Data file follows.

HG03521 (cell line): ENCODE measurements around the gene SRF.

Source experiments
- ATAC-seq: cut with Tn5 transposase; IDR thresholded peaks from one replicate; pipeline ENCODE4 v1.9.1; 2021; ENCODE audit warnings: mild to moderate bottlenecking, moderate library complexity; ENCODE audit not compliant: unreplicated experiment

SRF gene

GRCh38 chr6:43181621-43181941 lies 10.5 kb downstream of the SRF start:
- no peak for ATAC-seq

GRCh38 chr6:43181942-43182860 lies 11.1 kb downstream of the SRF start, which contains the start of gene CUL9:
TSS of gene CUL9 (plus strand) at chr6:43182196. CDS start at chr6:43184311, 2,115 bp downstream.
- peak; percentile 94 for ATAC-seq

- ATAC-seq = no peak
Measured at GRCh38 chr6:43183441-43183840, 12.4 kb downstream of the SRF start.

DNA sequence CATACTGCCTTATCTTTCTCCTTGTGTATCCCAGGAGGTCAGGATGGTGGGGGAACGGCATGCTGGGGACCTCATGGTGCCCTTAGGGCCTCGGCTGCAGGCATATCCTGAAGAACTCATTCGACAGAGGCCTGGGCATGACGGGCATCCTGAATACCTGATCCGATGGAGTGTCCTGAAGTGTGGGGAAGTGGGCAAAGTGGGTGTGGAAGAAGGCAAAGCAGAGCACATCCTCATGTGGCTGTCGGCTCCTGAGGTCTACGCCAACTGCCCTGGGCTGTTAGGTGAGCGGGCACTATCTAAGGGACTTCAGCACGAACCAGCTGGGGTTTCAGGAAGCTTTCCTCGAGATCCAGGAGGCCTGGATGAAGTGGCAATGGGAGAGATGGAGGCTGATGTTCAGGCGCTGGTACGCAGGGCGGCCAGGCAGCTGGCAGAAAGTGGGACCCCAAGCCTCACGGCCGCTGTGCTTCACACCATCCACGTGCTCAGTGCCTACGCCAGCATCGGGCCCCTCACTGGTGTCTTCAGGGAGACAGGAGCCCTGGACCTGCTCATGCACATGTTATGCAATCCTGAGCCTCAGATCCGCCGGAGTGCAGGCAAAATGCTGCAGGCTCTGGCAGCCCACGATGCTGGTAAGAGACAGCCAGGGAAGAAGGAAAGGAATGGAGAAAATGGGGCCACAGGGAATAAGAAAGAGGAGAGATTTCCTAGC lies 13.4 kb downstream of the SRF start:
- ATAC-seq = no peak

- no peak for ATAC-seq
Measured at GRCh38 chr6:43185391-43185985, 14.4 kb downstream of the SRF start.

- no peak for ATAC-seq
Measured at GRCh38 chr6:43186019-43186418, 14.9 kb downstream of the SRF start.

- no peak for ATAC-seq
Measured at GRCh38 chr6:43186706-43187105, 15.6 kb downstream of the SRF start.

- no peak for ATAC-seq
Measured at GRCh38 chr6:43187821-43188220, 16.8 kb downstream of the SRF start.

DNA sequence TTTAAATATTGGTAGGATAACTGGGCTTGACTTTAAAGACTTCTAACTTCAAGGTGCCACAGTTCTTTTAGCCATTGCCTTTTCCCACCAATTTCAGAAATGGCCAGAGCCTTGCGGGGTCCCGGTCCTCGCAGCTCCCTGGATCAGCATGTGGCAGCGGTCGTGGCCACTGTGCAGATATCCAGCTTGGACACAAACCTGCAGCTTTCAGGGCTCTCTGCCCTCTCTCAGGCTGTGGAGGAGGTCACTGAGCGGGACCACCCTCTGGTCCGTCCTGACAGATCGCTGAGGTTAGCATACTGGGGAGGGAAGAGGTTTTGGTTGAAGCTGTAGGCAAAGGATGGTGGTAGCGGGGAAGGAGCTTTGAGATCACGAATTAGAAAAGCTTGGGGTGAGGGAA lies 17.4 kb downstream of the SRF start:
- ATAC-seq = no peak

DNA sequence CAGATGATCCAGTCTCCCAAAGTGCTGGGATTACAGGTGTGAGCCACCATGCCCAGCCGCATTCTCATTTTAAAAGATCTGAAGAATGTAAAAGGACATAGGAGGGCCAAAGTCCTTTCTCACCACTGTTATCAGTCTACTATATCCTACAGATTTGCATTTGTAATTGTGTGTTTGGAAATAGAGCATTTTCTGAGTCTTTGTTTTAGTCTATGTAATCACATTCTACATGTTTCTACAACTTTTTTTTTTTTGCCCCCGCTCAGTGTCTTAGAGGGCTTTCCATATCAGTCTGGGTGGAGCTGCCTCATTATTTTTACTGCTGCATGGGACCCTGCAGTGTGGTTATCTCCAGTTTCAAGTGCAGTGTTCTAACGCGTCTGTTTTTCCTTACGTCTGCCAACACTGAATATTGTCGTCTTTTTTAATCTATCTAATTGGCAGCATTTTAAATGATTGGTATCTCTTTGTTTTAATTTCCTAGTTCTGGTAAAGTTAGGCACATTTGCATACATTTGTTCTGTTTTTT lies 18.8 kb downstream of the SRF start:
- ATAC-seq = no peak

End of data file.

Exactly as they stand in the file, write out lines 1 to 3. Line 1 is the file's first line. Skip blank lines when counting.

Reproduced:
HG03521 (cell line): ENCODE measurements around the gene SRF.

Source experiments
- ATAC-seq: cut with Tn5 transposase; IDR thresholded peaks from one replicate; pipeline ENCODE4 v1.9.1; 2021; ENCODE audit warnings: mild to moderate bottlenecking, moderate library complexity; ENCODE audit not compliant: unreplicated experiment